A Cisco optical network in Auburn, Indiana, serves the public electric utility, scaling up to retain a major employer.
With approximately 12,000 residents and publicly-owned water and electrical utilities, the City of Auburn, Indiana, is a small community with big-city requirements. Viewed as an innovator among smaller municipalities, the city's government has long supported operations with state-of-the-art network and communications technologies.
In the 1990s, the city began work on a fiber-optic network to connect the nine substations in the Auburn Electric Department. The network needed to transport voice and Ethernet services as well as the supervisory control and data acquisition (SCADA) system that is the electric utility's nerve center. The SCADA system handles telemetry and control functions for the city's electric grid: opening and closing circuit breakers, monitoring electrical equipment, and protecting relays. To support these critical functions, the network needed to be exceptionally reliable and resilient.
"The latency had to be kept below 5 milliseconds to support relay control," says Scott D. Bowles, principal engineer and president of Spectrum Engineering Corporation, the City of Auburn's electrical engineering partner for more than 20 years. "Any delay greater than that could cause the relays to malfunction, resulting in costly and unwanted power outages."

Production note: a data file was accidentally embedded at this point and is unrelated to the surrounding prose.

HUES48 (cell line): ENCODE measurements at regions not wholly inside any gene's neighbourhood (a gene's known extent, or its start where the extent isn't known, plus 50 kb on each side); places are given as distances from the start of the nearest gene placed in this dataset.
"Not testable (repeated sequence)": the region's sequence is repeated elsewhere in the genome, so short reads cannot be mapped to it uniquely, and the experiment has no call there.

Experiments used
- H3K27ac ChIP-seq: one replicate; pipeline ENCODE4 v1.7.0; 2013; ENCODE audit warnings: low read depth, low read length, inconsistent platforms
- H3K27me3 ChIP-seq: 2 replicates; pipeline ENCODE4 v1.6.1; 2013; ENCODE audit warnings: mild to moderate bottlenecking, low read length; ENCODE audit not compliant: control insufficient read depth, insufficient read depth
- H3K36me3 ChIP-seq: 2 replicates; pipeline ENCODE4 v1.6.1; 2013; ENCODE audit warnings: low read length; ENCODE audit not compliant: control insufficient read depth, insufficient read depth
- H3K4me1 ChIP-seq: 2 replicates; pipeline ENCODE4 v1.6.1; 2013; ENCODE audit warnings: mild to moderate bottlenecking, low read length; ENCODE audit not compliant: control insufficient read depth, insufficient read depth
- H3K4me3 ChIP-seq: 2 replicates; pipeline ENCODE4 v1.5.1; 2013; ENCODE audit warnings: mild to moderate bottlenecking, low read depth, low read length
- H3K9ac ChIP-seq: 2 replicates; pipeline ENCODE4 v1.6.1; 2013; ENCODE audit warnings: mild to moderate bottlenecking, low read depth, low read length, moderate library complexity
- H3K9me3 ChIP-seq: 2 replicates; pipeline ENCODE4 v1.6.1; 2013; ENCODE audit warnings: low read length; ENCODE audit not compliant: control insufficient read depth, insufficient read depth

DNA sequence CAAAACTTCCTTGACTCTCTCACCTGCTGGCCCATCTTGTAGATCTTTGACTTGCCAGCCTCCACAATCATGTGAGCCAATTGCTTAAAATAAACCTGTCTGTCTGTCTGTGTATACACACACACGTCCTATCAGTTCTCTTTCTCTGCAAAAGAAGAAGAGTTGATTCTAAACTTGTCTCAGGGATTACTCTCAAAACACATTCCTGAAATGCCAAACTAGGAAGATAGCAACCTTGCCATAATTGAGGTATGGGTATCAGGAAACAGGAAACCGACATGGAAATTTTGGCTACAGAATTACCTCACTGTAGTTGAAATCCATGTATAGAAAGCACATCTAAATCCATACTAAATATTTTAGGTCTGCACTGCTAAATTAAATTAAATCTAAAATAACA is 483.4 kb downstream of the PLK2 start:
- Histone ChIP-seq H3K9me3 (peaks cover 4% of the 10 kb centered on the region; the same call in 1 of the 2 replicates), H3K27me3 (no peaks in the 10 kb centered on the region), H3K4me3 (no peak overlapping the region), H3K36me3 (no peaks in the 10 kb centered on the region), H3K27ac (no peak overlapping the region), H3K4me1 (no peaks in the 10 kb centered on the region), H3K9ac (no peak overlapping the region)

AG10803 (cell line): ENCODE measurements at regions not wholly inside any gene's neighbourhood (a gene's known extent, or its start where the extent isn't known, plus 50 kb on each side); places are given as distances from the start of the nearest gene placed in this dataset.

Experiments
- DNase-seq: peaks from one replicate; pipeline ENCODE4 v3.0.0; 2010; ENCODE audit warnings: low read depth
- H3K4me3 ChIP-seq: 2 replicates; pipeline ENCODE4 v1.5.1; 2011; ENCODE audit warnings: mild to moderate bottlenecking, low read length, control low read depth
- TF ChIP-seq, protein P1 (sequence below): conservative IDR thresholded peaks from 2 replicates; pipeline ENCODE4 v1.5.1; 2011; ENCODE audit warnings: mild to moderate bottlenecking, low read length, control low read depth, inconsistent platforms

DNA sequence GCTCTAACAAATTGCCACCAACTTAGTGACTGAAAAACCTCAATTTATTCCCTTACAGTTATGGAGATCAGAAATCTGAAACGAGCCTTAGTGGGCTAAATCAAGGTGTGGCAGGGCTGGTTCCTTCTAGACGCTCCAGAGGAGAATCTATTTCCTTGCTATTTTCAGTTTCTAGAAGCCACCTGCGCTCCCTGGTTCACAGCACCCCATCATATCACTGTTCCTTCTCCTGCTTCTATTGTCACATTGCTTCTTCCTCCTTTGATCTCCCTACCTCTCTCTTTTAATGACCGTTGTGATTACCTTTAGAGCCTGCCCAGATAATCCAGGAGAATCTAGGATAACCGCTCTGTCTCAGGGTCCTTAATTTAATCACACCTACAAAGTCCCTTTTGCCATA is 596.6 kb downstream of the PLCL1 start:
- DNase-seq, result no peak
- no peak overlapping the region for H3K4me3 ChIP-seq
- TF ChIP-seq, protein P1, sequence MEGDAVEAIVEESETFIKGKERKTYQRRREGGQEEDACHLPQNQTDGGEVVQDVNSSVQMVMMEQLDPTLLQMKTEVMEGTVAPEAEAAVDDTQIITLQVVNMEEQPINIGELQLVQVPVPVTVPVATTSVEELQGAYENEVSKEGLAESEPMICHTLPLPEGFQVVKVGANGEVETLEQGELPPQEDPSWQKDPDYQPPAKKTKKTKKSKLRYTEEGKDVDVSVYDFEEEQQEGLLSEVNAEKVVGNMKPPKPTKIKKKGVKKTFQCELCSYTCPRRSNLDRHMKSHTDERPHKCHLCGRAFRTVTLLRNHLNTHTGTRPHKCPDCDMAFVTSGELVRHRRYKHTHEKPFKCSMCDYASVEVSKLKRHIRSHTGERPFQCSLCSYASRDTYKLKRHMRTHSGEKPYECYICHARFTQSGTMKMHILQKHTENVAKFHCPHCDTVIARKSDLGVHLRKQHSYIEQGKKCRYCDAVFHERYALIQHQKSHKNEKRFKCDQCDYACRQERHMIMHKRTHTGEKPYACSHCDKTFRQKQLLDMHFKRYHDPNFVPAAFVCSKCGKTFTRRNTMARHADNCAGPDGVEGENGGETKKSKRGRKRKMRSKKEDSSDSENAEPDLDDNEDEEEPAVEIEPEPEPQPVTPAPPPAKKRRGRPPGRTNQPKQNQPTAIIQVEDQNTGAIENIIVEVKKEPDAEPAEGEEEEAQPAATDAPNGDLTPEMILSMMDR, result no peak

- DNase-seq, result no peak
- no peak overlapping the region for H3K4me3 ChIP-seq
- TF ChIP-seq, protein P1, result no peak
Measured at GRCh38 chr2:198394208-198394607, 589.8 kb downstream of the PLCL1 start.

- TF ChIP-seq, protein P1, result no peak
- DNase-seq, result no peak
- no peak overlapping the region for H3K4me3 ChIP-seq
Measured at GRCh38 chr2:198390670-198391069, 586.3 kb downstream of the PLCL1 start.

Supporting the Electric Department was the most immediate concern, but the city government envisioned a solution that could do even more. Not knowing what challenges and opportunities might lie ahead, the city leaders were committed to building a technology foundation that was flexible and scalable enough to support new services as Auburn evolved.
"When we created our technology master plan, we understood the value that network connectivity could provide for us over the next 5 to 10 years," says Christopher W. Schweitzer, AICP, GISP, information systems manager for the City of Auburn. "We wanted to invest in an optical network that would deliver not only the functions we needed in the short term, but that could also support services for citizens and local businesses in the future."
The City of Auburn's existing LAN, WAN, and voice systems run on an environment built almost exclusively with solutions from Cisco Systems®. Based on the quality of the Cisco® solutions and support, as well as the excellent relationship the city had developed with its integrator Logicalis, a Cisco Gold Partner, the city's Information Systems (IS) department looked to Cisco first for the optical solution.